Climate Change: The Facts – how it falls short

This is a really informative and inspiring documentary on climate change, presented by David Attenborough. While it mentions the decades-long influence of the fossil fuel industry in sowing doubt around the science, it goes on to focus on what we can do personally about climate change. Perhaps a political statement is too sensitive for a BBC broadcast, but broad political mobilisation is the only strategy that can count, on the timescale of 10 years we have.

The Facts should have made mention of at least one of the widely supported solutions that give us a fighting chance:

• international recognition of, and a legally binding response to, the 10 year deadline the IPCC scientific report has set to avoid “”rapid, far-reaching and unprecedented changes in all aspects of society” – thanks US and 3 other countries, for stopping the rest of the world from welcoming the report at the 2018 climate talks; 

• redirecting astronomical producer subsidies for fossil fuels (hundreds of billions of dollars per year, despite the fossil fuel industry being the most profitable on earth) to renewable energy and energy efficiency (including research), climate smart agriculture and other forms of sustainable agriculture, nature-based solutions, the global deal for nature and ecosystems-based adaptation. Using nature in the fight against climate change recaptures carbon from the atmosphere, increases peoples’ adaptation and resilience to climate change, and mitigates against species extinctions.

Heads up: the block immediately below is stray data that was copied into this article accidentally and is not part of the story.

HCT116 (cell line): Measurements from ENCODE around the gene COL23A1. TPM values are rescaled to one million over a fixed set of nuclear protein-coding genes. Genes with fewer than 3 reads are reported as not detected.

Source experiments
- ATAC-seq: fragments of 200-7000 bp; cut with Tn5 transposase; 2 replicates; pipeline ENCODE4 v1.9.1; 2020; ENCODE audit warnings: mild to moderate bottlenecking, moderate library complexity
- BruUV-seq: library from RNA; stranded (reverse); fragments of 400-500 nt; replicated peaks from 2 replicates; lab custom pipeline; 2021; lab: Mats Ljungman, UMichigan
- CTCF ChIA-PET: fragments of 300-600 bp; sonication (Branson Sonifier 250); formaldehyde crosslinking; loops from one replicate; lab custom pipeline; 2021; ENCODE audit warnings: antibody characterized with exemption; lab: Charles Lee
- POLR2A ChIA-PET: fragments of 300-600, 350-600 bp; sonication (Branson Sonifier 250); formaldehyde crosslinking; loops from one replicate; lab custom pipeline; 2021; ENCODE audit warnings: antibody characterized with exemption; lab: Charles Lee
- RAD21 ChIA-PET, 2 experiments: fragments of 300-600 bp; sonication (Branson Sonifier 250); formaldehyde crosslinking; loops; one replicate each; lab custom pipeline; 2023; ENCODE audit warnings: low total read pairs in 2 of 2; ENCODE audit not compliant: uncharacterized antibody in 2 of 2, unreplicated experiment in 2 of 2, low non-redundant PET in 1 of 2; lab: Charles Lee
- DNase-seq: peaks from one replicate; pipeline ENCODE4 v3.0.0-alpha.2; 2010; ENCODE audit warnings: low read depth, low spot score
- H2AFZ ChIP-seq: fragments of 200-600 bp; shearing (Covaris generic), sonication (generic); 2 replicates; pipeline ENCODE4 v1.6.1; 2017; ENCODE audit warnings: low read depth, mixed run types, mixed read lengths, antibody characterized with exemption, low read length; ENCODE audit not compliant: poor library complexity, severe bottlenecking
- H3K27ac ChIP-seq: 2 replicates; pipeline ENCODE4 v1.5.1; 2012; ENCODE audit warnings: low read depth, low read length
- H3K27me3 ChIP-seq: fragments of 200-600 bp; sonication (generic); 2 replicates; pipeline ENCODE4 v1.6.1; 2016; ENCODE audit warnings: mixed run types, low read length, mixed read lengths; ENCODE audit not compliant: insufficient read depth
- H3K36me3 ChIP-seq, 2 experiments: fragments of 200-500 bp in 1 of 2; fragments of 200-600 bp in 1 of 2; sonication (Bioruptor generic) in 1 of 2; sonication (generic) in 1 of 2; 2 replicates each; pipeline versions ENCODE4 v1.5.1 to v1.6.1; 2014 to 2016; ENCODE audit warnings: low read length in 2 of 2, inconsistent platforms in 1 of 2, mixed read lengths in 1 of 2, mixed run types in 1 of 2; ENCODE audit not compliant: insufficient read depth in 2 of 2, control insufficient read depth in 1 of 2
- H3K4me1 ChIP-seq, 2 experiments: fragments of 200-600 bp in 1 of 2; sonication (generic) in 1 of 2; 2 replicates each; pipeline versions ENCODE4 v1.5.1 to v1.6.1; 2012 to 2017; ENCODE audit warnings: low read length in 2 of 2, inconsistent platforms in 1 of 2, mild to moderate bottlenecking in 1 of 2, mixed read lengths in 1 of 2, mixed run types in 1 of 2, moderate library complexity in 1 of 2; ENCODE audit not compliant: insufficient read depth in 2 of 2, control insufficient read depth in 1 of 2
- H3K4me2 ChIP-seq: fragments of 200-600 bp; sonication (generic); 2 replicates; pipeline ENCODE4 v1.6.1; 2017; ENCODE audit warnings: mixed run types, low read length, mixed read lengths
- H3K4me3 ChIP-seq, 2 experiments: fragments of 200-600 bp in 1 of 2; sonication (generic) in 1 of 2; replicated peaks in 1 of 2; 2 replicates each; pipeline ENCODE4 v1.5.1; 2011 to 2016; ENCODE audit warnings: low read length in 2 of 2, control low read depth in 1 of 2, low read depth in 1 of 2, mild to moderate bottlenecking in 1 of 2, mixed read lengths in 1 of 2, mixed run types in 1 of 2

• a ban on further fossil fuel exploration combined with a managed decline of the fossil fuel industry; 

• halting deforestation and degradation, and actively restoring forests where they have been lost: which implies bans on (especially, and urgently, primary) deforestation on the national level (where applicable) and in supply chains.

• introduction of net-progressive carbon taxes, in combination with border carbon adjustments (a tariff based on carbon footprint of a product, so nations can take strong action while remaining competitive in trade); 

• a ban on fossil fuel corporations from participating in international climate talks (in the same way that tobacco firms are banned from WHO health talks); 

• ensuring developing countries are receiving assistance that has been committed.

Sadly, as long as we have money in politics, I’m not sure we can do this all in time.


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